Ex parte Clinton David Beck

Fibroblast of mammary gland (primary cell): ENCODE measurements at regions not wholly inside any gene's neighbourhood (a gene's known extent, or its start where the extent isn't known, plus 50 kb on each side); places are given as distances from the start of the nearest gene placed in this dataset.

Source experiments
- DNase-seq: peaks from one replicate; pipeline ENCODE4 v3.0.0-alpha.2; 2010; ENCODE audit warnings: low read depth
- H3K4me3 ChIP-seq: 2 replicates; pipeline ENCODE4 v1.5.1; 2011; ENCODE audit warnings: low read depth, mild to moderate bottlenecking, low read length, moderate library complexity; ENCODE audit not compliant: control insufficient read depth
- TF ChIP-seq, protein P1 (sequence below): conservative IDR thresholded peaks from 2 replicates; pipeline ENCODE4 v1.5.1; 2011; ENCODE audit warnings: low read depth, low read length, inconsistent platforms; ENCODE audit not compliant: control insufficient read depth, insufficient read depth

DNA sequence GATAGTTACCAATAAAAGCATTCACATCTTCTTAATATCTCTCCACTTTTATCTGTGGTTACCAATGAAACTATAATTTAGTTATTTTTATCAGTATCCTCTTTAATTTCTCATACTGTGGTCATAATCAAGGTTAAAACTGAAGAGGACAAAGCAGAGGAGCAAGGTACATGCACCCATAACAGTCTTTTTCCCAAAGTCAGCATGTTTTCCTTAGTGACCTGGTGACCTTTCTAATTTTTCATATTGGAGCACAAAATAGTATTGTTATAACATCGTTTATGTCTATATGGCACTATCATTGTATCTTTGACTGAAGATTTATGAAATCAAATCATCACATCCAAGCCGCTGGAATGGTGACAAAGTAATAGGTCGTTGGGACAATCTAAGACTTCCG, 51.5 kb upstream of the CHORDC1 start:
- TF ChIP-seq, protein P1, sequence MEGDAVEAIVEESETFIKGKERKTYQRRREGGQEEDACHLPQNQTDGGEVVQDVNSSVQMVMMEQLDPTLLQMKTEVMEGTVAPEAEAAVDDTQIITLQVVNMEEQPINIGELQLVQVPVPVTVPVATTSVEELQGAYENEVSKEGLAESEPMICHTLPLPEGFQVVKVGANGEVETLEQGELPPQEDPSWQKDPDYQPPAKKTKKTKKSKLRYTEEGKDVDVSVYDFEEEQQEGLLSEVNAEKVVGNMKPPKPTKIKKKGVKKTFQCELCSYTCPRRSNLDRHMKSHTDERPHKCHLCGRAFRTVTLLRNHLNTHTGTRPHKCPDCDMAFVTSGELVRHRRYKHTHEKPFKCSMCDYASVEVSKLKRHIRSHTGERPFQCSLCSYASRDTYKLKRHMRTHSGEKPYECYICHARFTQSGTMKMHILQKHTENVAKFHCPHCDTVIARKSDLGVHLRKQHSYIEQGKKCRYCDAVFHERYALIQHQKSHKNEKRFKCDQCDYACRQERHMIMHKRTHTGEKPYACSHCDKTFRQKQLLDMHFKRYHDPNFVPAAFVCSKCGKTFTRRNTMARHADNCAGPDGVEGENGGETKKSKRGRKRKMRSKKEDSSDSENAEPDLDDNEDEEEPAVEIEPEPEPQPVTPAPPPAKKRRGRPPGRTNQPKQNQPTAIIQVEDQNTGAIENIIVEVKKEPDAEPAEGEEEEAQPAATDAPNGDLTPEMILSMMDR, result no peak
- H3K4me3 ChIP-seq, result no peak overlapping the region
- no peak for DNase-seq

In this case, the Texas Court of Criminal Appeals considered whether a person convicted of a criminal offense could present a facial challenge to the constitutionality of a statute for the first time in an application for a post-conviction writ of habeas corpus under circumstances in which the statute at issue had never been judicially declared by any court with binding authority to be facially unconstitutional. In 2010, appellant Clinton Beck was working as a middle school teacher. Appellant formed a close relationship with one of his students, Danielle, who was in eighth grade and thirteen or fourteen years old at the time. Despite a school policy against texting between teachers and students, appellant began sending text messages to Danielle. At one point, Danielle’s mother became concerned about the frequency of the text messages between appellant and her daughter. Danielle’s mother found text conversations between appellant and Danielle pertaining to sexual topics. Danielle’s mother called the police to report appellant’s behavior, and she also brought the matter to the attention of the school principal. Appellant was arrested and charged with the offenses of online solicitation of a minor and engaging in an improper relationship with a student. The Court of Criminal Appeals agreed with the court of appeals’ conclusion that appellant could not bring, in the first instance, his facial constitutional challenge to the statute in his post-conviction habeas proceedings because it was not preserved at trial. The Court therefore affirmed the court of appeals’ judgment upholding the trial court’s denial of post-conviction habeas relief. View "Ex parte Clinton David Beck" on Justia Law